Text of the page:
Eastland v Burchell
- 1879 - 1891
- If the husband leaves the wife, he is bound to provide for her
- If the wife leaves the husband she must provide for her self and not rely on the husband
- husband a butcher v butchers wife for 38l (pounds) of meat supplied to the wife whome was living away from her husband at the time
- County Court judge favoued wife and so the amount had to be paid
- Husband appealed and at QC it was said at the time the wife had no right to 'pledge credit' as she was seperated from him with an agreed income
- The husband agreed on the settlement day to pay 5l (pounds) per quater for the children and their education as well as any debts that may arise
- The wife later appealed saying it was not enough to live on, educate and clothe all members of the family.
- The judge look up the income of the wife and decided it was insufficent however due to the 1st and 2nd point they saw no reason to continue as he was not reliable for the wife once she left him.
Synge v Synge
- The defendant agreed by ante - nuptial written promise to leave a certain house and land, by will, to the plantiff for life, if she would marr him. The marriage took place but sometime afterward he conveyed the property to third parties.
- In an action for damages for breach of contract the court held that the conveyance by the husband was a breach of contract for which the wife had an immediate right of action and could recover damages.
Merritt v Merritt 1970
- D and C married, but the husband C went to live with another woman. C agreed to pay D £40 a month and she was to pay off the mortgage. When it was paid off he would transfer the house into her sole ownership. The wife paid off the balance of the mortgage and the husband then reduced the £40 a month to £25 a month. Balfour v Balfour  CA held that a spouse could not sue the other spouse. Held: Distinguishing Balfour v Balfour  CA and Jones v Padavatton  CA, Lord Denning stated that an intention to create legal relations could found between a husband and wife where they were living in amity and separated or about to separate. Per curiam. In deciding whether or not an agreement is intended to establish legal relations the surrounding circumstances must be looked at to see whether reasonable people would regard the agreement as intended to be binding. House belonged to D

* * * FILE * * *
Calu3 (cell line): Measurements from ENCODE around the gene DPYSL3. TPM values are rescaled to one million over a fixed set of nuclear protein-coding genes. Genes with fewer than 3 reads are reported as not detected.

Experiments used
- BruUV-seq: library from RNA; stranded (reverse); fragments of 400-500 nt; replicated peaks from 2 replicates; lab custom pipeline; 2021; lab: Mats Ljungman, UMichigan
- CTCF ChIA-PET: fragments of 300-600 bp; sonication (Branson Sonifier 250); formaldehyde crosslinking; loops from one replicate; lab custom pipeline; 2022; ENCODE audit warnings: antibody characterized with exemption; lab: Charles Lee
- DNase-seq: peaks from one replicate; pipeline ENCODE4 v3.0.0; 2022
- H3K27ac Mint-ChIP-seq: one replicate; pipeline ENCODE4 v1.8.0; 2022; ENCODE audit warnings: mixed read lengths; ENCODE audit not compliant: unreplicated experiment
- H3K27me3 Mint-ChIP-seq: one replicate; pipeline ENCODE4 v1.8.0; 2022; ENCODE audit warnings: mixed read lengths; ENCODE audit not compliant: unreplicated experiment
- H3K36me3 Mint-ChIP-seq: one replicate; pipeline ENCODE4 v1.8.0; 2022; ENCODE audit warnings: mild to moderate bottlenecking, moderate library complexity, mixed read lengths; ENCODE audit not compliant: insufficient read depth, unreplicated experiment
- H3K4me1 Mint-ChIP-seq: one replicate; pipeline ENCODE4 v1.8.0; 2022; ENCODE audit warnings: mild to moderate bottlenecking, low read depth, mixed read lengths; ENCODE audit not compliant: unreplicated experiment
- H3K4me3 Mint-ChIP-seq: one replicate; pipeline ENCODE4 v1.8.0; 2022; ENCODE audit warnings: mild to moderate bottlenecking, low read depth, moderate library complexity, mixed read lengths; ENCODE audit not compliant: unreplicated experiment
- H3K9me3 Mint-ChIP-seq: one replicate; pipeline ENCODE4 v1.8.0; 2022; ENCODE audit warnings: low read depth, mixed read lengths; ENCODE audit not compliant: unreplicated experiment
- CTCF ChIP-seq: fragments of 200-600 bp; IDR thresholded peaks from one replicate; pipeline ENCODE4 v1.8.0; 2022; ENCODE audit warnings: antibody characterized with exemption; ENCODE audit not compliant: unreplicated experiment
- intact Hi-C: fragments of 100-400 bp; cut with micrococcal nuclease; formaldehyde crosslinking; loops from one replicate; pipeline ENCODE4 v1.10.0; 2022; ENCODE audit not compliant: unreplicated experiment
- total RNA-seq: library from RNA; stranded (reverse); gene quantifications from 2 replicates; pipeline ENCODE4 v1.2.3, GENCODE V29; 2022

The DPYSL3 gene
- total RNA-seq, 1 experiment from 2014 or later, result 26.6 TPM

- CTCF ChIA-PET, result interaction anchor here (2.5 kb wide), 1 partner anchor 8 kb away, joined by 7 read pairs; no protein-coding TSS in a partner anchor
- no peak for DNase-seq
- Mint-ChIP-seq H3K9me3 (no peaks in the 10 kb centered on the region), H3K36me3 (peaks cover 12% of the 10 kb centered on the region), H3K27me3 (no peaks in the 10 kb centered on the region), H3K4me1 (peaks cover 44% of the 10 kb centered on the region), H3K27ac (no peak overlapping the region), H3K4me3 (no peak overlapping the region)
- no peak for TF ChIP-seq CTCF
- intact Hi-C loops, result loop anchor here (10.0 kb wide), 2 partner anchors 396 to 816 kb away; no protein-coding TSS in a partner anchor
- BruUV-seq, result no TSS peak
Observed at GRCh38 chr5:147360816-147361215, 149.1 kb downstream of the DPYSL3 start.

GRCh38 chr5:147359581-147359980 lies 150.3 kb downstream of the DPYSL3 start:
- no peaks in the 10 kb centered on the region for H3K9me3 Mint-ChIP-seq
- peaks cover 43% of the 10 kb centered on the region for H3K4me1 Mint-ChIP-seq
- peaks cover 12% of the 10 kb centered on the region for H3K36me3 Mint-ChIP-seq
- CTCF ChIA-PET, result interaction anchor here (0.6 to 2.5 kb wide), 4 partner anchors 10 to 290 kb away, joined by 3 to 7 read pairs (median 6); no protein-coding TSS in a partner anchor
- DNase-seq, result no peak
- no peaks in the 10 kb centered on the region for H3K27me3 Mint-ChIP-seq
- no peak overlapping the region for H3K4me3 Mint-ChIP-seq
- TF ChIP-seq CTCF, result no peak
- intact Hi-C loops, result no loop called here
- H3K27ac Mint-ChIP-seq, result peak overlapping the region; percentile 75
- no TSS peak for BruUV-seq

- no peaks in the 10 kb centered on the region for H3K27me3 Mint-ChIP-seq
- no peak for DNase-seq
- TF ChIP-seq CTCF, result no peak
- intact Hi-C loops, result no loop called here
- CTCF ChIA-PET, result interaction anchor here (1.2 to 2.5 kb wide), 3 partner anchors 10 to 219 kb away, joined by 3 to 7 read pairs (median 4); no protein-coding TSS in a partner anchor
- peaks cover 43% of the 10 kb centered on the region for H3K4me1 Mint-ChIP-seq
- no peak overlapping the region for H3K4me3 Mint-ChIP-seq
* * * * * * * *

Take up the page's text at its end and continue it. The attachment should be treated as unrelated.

Pettitt v Pettitt 1970
In Pettitt, the wife had used her own money to buy a house during the marriage and both she and her husband resided therein until the wife left the husband. The husband claimed that he had carried out a considerable number of improvements to the house and garden. These improvements consisted of internal decoration work, building a wardrobe, laying a lawn and constructing an ornamental wall and a side wall in the garden. By virtue of these efforts the husband sought a beneficial interest in the proceeds of sale of the property. Title to the house had been in the wife's name.